Franz Ferdinand got a little Avante Garde in their later years..

A few years ago, I fell in love with the new wave of absurdist visual novels and playful experimental indies that threw you into a mineshaft of underground internet culture, littered with call-backs to unfamiliar cinema, and obscure jokes sourced from message boards or video services outside of the west like NicoNico.

Remix culture titles introduced their audience to a new cultural pantheon gilded with drama that often managed to pull at your heartstrings and immersing you in a narrative deeper than the comedic tone. Sonoshee’s (@sonoshit) Critters For Sale left me reflecting on the framework established by earlier visual novels Dog Of Dracula and its sequel that heavily leveraged the same style of satirical commentary.

Critters For Sale evokes this feeling without relying too heavily on reference to external internet culture, instead achieving this more through how it leans into the stylistic absurdism established by its adventurous forebears in the medium which it makes its home. Despite sharing the genre, it owes very little, if anything, to these early attempts in breaking new satirical ground.

Critters For Sale starts with a cold open, sucking you in immediately with a self-aware protagonist falling down the strange rabbit hole he finds his evening careening into.

Every small detail, visual motif and element of the UI feels intentional in Critters for Sale leaving nothing wasted when it comes to screen space. Each gap is strategically placed to frame the full motion video as a stage for the theatrical play to unfold, with a conversational format evoking dialogue cards from the silent film era.

The fluid animation of its visual sequences draws the eye in and captures the flow of a riveting noir film crossed with subtle allusions to German Expressionism. It’s a stylistic pushing of boundaries I haven’t seen in many titles outside of Grasshopper Manufacture’s The Silver Case.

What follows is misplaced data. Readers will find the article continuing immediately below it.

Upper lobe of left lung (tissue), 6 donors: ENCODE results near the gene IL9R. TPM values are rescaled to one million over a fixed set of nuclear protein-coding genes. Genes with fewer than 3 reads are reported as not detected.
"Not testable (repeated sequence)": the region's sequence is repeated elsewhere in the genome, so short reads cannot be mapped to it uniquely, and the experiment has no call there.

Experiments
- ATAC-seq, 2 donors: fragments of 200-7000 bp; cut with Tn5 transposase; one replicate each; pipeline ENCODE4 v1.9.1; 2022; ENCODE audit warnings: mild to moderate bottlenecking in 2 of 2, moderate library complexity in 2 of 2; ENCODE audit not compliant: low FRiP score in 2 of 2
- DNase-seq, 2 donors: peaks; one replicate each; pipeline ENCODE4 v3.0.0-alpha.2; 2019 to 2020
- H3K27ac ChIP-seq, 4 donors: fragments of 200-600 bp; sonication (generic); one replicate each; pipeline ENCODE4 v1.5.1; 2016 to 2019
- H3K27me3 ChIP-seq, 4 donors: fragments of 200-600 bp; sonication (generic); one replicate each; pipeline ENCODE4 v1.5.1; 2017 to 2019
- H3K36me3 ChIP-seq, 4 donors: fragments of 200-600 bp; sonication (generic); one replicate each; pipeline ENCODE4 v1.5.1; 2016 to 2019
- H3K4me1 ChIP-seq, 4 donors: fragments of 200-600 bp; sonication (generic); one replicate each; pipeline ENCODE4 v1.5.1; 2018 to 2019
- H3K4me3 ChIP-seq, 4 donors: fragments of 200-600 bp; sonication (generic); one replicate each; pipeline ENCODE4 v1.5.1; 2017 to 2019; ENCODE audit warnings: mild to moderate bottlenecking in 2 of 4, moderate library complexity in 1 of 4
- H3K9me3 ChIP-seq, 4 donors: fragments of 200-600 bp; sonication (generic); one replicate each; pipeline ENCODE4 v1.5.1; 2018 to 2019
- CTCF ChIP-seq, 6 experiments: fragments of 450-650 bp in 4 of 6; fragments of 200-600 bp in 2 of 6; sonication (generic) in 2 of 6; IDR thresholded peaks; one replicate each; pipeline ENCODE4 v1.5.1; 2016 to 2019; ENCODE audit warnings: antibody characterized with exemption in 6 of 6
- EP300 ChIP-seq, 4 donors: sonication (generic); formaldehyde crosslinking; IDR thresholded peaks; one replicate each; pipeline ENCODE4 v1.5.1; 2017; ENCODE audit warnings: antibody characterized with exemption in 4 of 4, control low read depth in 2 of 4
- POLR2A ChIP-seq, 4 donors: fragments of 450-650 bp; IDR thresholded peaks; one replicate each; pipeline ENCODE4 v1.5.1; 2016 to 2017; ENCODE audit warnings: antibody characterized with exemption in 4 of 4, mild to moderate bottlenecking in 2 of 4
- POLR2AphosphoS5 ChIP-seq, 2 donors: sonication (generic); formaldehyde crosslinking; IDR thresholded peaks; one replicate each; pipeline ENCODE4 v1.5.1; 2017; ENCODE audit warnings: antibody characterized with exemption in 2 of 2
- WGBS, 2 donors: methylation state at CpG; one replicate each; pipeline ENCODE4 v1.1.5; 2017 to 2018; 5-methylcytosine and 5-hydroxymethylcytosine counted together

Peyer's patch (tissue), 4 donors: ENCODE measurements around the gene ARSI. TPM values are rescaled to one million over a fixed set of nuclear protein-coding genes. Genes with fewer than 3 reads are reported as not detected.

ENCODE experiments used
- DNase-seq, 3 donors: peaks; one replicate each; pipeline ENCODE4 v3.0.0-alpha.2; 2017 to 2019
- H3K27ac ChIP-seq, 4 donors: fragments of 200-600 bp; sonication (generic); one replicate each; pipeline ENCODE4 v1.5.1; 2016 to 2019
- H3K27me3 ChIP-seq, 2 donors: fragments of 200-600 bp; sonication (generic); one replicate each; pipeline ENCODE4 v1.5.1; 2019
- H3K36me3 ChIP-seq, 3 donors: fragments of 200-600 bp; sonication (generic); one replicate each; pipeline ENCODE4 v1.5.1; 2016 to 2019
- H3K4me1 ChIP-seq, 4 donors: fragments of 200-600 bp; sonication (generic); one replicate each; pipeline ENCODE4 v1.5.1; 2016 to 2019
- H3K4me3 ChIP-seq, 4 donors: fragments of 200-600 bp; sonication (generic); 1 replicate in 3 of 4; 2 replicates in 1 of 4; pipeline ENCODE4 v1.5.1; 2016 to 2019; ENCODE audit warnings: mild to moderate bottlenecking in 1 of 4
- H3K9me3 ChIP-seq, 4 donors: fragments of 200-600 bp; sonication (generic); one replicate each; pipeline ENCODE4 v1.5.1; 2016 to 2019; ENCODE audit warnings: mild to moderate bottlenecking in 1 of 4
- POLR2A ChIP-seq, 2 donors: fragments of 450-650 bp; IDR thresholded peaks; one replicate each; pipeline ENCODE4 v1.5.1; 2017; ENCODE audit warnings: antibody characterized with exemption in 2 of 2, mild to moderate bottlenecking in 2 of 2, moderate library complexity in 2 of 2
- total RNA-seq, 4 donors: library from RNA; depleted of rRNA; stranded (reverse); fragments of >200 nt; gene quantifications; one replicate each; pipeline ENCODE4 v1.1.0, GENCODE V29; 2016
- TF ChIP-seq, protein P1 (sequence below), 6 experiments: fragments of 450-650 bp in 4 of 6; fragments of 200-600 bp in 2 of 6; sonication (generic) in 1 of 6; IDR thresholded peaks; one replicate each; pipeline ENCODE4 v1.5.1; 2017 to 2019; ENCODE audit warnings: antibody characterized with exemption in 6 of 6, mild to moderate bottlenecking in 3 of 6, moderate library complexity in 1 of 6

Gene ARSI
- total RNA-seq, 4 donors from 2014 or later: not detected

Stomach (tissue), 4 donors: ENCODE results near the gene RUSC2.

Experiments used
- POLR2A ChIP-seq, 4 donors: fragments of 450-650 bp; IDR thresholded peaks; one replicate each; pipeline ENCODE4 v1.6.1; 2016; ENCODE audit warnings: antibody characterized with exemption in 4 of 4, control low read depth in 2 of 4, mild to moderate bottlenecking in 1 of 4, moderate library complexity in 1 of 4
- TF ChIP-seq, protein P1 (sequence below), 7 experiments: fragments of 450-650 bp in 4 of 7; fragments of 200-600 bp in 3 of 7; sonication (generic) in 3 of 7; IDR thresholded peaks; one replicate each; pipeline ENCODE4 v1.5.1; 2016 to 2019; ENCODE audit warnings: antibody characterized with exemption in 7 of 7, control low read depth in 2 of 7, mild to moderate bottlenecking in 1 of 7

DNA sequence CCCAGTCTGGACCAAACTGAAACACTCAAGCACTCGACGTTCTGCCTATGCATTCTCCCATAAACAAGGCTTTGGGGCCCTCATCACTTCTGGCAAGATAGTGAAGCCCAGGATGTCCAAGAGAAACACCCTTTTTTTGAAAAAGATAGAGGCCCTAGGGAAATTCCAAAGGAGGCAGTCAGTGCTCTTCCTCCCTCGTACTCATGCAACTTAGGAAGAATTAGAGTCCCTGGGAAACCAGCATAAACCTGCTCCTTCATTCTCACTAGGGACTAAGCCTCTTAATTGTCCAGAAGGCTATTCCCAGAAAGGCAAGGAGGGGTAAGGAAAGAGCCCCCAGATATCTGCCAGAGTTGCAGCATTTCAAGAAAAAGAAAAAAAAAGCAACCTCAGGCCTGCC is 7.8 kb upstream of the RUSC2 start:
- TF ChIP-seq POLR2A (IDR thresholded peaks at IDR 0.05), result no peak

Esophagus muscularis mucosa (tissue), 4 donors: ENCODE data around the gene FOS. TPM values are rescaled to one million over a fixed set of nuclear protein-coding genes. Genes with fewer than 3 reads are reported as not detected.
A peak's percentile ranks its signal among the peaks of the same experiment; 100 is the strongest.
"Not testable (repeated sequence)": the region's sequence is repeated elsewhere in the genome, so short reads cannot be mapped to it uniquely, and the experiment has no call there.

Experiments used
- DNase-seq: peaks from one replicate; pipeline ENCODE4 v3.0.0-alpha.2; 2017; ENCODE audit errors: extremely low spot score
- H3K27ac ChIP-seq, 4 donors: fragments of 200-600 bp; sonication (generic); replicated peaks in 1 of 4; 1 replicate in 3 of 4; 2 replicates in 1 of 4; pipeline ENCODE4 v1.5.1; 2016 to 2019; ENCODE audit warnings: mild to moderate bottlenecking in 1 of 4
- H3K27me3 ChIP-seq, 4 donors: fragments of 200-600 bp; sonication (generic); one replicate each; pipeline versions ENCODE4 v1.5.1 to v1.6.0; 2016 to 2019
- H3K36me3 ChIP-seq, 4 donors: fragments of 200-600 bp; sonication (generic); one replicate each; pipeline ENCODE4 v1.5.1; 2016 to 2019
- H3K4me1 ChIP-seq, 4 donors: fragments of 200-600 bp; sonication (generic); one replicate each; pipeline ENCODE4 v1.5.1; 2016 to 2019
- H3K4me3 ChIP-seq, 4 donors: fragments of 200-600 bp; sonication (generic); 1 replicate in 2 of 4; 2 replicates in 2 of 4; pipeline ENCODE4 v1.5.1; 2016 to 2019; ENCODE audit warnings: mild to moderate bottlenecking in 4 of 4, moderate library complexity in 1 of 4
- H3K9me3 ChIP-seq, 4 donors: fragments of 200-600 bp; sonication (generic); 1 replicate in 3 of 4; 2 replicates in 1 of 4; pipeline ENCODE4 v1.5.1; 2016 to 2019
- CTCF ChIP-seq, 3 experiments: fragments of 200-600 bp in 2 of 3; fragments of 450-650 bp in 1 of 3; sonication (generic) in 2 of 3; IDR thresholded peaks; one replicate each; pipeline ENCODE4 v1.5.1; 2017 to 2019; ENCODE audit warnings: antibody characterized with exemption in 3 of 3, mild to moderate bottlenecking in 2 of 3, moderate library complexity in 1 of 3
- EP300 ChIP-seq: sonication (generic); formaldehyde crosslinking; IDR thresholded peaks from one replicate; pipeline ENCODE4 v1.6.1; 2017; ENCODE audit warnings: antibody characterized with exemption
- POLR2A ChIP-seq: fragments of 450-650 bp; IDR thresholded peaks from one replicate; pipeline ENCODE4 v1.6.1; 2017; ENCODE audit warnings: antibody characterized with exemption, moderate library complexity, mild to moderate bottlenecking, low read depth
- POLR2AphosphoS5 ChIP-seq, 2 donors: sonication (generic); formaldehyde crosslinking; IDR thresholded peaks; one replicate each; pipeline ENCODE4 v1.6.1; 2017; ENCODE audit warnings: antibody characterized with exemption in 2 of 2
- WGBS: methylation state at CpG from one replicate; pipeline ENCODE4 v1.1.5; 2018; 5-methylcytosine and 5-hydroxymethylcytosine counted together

Silky smooth animation aside, there’s other clever techniques at play here like machine learning processed image-blending for an extra layer of dreamlike quality when characters change expressions, ambiguous portraits giving way to very detailed and evocative close ups. The author’s carefully curated musical selection plays a crucial role alongside these techniques in building the game’s mystique and atmosphere.

This is easily one of the best, most memorable experimental visual novels I have ever played, and it’s just getting started with many more chapters planned to come. I highly recommend trying it for yourself.

Read the rest of this article »

looks aside, I swear it is fun..

Sven Co-op is almost old enough to drink in the US, having recently hit it’s 20th anniversary this past week.

Sven has a special place in my heart, it was the core bonding ritual of myself and many others during our younger days. Friends from other gaming communities would meet together in a plethora of maps, stretching from banal puzzle solving dungeon crawlers to absurd scenario based maps. Sven was outlandish and highly pulpy, at times coming off as a cross between Mixed Media and Video Games. Whatever tools and assets a level designer had at their disposal were fair use, and it was open season on the most exaggerated, cartoonish elements of the Half-Life mod universe.